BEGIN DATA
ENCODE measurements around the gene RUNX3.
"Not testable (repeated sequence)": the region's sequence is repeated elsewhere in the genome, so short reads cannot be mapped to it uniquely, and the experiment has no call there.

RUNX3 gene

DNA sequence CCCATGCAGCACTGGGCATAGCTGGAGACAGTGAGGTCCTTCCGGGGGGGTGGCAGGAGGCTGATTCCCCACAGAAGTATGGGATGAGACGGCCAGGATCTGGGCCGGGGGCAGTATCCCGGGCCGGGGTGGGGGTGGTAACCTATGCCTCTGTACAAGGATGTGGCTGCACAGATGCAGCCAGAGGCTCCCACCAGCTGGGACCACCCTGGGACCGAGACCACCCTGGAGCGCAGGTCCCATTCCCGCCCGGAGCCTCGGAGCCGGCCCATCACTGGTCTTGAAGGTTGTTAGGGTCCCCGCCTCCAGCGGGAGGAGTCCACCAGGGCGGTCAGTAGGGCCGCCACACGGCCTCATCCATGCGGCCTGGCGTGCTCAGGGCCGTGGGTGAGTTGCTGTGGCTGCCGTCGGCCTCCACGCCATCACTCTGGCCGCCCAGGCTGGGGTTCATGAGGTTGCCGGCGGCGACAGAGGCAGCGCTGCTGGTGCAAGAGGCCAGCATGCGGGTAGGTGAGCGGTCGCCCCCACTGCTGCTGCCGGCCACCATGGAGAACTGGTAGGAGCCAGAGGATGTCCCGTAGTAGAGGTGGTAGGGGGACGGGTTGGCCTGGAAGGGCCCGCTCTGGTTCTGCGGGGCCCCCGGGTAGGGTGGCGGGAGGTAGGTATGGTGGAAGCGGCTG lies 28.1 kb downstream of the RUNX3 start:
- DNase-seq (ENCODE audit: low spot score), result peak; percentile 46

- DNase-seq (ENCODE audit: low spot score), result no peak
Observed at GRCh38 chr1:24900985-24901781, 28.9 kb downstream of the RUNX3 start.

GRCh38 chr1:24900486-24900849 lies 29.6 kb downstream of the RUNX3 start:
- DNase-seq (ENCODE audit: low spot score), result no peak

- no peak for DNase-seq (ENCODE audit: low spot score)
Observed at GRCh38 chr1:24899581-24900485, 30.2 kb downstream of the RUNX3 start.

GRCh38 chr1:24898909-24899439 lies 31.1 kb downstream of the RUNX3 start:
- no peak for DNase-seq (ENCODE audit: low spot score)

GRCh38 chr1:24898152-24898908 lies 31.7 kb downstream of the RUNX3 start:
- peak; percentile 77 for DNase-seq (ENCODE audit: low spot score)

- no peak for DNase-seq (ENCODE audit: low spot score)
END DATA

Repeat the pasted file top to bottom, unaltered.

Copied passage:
ENCODE measurements around the gene RUNX3.
"Not testable (repeated sequence)": the region's sequence is repeated elsewhere in the genome, so short reads cannot be mapped to it uniquely, and the experiment has no call there.

RUNX3 gene

DNA sequence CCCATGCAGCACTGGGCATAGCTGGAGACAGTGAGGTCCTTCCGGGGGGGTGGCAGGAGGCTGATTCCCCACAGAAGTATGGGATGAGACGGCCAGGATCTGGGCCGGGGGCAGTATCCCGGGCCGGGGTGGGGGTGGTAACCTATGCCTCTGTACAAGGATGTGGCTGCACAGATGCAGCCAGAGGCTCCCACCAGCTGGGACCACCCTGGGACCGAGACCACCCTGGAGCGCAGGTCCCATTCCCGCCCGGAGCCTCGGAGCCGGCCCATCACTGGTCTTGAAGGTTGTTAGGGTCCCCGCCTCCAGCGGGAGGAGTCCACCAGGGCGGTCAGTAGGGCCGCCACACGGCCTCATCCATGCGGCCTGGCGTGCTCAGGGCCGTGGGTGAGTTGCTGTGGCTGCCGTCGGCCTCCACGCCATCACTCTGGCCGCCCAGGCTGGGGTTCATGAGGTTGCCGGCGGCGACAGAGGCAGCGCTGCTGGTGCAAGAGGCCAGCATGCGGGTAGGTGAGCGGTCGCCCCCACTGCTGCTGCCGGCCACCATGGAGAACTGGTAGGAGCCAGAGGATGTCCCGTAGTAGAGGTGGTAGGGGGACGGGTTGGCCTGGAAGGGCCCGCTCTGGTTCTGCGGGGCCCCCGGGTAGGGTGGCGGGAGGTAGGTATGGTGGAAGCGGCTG lies 28.1 kb downstream of the RUNX3 start:
- DNase-seq (ENCODE audit: low spot score), result peak; percentile 46

- DNase-seq (ENCODE audit: low spot score), result no peak
Observed at GRCh38 chr1:24900985-24901781, 28.9 kb downstream of the RUNX3 start.

GRCh38 chr1:24900486-24900849 lies 29.6 kb downstream of the RUNX3 start:
- DNase-seq (ENCODE audit: low spot score), result no peak

- no peak for DNase-seq (ENCODE audit: low spot score)
Observed at GRCh38 chr1:24899581-24900485, 30.2 kb downstream of the RUNX3 start.

GRCh38 chr1:24898909-24899439 lies 31.1 kb downstream of the RUNX3 start:
- no peak for DNase-seq (ENCODE audit: low spot score)

GRCh38 chr1:24898152-24898908 lies 31.7 kb downstream of the RUNX3 start:
- peak; percentile 77 for DNase-seq (ENCODE audit: low spot score)

- no peak for DNase-seq (ENCODE audit: low spot score)